Even if the experience is painful or negative, but concludes on a pleasant note, people will consider the event a more positive experience, says Ed O'Brien, a graduate student in the U-M Department of Psychology.
"Endings are powerful," he said.
O'Brien and colleague Phoebe Ellsworth, the Frank Murphy Distinguished Professor of Law and Psychology, conducted a chocolate tasting experiment with 52 college students to test the theory.
Volunteers could sample five different Hershey's Kisses chocolates (milk, dark, crème, caramel and almond), but did not know in advance how many pieces they would eat or the type. Participants rated how much they enjoyed the chocolate and described each flavor so that the researchers could record the order in which the randomly pulled treats were eaten.
Volunteers were randomly assigned to the "next" or the "last" condition. In the "next" condition, the experimenter said, "Here is your next chocolate," before offering each chocolate, including the fifth.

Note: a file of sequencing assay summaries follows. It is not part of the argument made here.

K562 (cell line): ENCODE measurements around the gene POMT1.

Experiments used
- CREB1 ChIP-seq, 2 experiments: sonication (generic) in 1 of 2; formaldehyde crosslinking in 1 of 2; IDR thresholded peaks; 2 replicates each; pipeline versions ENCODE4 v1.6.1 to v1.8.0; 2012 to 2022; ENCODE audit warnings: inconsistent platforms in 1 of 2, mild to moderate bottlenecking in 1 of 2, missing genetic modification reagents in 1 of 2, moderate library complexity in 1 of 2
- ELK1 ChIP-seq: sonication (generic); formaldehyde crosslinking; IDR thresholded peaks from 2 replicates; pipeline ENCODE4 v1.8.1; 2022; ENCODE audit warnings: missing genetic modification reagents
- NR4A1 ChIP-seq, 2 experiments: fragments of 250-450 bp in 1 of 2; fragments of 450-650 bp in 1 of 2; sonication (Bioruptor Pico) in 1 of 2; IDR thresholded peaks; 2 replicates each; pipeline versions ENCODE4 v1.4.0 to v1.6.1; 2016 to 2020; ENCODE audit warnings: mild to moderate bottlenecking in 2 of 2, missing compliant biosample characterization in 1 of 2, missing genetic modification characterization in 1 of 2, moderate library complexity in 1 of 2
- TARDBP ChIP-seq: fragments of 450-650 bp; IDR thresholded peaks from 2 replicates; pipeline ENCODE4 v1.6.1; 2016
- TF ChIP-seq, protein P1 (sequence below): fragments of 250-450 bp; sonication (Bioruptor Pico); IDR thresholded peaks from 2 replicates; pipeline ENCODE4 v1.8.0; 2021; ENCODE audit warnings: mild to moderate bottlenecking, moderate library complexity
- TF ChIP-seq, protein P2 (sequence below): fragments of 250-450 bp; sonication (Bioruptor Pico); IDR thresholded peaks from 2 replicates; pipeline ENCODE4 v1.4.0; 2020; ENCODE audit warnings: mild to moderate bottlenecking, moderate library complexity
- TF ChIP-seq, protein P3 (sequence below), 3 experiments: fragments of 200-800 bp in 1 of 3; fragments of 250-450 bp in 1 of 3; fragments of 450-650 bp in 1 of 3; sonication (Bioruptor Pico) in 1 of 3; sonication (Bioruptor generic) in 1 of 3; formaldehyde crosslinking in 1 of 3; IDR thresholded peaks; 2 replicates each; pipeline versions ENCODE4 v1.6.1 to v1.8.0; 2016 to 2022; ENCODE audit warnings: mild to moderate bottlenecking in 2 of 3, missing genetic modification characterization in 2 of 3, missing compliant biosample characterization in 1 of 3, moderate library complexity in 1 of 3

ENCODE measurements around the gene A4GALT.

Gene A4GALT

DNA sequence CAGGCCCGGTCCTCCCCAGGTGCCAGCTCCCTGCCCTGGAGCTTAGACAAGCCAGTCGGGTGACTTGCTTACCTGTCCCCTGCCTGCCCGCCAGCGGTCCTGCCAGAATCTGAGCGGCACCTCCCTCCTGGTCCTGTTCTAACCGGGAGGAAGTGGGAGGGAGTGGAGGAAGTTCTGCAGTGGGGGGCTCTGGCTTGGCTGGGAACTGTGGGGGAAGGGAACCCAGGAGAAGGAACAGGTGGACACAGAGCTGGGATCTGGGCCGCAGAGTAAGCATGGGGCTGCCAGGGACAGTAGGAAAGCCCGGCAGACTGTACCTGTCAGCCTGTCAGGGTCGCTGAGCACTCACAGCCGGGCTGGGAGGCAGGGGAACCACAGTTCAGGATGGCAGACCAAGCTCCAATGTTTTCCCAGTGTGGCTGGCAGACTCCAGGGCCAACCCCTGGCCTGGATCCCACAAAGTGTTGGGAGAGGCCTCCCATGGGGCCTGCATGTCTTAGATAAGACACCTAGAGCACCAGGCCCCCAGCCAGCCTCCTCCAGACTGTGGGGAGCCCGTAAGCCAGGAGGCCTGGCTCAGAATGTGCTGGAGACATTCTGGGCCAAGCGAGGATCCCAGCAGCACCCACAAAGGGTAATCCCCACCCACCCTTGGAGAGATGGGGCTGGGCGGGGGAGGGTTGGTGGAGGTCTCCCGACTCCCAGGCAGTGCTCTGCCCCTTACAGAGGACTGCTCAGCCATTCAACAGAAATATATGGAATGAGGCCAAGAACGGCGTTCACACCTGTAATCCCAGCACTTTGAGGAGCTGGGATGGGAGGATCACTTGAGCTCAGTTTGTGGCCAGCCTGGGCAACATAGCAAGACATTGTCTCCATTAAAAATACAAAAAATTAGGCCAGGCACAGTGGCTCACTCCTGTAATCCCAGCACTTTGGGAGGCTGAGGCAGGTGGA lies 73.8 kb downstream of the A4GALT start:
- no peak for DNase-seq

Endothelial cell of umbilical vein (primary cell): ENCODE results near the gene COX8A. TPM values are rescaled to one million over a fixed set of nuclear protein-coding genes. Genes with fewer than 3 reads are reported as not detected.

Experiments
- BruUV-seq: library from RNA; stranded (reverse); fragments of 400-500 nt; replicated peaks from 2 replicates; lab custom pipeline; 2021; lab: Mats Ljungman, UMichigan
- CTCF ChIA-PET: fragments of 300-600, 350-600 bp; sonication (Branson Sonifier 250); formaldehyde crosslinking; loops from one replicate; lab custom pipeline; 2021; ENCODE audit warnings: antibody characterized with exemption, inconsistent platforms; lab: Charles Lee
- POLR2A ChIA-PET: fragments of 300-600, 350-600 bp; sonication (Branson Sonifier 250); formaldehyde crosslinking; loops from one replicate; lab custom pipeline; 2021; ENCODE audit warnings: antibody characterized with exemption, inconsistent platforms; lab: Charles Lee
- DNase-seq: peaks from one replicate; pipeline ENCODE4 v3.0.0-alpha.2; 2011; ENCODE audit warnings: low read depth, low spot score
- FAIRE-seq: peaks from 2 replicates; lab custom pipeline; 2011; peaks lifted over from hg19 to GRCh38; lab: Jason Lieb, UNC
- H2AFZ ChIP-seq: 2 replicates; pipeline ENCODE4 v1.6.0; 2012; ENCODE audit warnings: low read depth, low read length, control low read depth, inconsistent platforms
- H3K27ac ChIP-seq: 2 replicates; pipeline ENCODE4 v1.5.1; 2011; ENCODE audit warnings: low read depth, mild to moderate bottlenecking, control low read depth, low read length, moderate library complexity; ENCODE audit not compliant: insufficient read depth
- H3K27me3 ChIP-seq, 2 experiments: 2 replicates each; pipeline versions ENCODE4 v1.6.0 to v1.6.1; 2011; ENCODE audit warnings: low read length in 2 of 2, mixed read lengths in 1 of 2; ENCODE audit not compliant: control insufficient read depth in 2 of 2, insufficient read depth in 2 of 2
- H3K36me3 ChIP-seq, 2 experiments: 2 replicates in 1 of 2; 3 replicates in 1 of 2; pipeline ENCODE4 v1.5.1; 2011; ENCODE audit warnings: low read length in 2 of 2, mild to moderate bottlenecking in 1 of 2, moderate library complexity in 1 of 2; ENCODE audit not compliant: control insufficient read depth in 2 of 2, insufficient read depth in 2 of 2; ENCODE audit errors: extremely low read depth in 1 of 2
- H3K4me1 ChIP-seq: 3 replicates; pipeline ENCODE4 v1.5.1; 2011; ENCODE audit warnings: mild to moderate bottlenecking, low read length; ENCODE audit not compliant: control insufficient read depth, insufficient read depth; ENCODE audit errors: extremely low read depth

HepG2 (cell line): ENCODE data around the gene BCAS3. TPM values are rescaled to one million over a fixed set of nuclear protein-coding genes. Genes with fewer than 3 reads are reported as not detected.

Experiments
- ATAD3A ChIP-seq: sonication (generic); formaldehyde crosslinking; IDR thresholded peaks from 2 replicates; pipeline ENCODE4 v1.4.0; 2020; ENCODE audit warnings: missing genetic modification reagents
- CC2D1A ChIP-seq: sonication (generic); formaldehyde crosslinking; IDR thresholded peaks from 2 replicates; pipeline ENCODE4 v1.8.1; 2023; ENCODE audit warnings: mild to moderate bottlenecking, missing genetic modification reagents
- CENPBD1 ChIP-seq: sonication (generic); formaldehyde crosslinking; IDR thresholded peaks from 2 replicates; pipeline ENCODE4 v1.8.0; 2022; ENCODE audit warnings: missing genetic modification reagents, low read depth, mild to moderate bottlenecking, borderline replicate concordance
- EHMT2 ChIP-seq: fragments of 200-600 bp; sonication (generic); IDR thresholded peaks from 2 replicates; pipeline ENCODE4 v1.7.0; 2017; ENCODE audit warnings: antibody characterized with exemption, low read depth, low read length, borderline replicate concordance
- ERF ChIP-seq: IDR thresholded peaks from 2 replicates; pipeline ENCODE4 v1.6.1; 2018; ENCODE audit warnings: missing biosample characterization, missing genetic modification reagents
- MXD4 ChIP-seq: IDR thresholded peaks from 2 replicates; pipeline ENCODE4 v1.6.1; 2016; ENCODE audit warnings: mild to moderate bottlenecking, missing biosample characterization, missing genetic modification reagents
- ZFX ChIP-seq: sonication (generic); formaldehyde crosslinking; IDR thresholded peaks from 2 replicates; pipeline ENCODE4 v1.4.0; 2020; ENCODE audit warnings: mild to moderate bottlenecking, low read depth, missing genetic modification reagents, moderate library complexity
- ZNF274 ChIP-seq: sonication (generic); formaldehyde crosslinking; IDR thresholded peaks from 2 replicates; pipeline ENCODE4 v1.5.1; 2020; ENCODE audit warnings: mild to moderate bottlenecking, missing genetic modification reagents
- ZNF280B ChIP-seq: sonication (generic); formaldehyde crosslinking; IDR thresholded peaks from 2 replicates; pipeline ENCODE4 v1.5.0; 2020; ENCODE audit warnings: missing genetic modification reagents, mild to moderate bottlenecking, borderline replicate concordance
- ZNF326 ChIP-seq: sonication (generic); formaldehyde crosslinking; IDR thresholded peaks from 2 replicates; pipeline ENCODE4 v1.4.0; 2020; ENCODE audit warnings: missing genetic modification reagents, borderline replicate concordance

For the "last" condition, the experimenter said, "Here is your last chocolate," before offering the fifth chocolate. These participants rated the fifth chocolate more enjoyable than volunteers in the "next" condition.
As predicted, participants who knew they were eating the final chocolate of a taste test enjoyed it more. In fact, when asked to pick their favorite chocolate, the majority of "last" participants chose the fifth—even though the flavor of the fifth was randomly chosen. They also rated the overall experience as more enjoyable than volunteers who thought they were just eating one more chocolate in a series.
O'Brien says these findings may have far-reaching implications. For example, the last book in a series or last speaker in a symposium may receive unwarranted praise simply because they are at the end of a series. The last job applicant may look more qualified.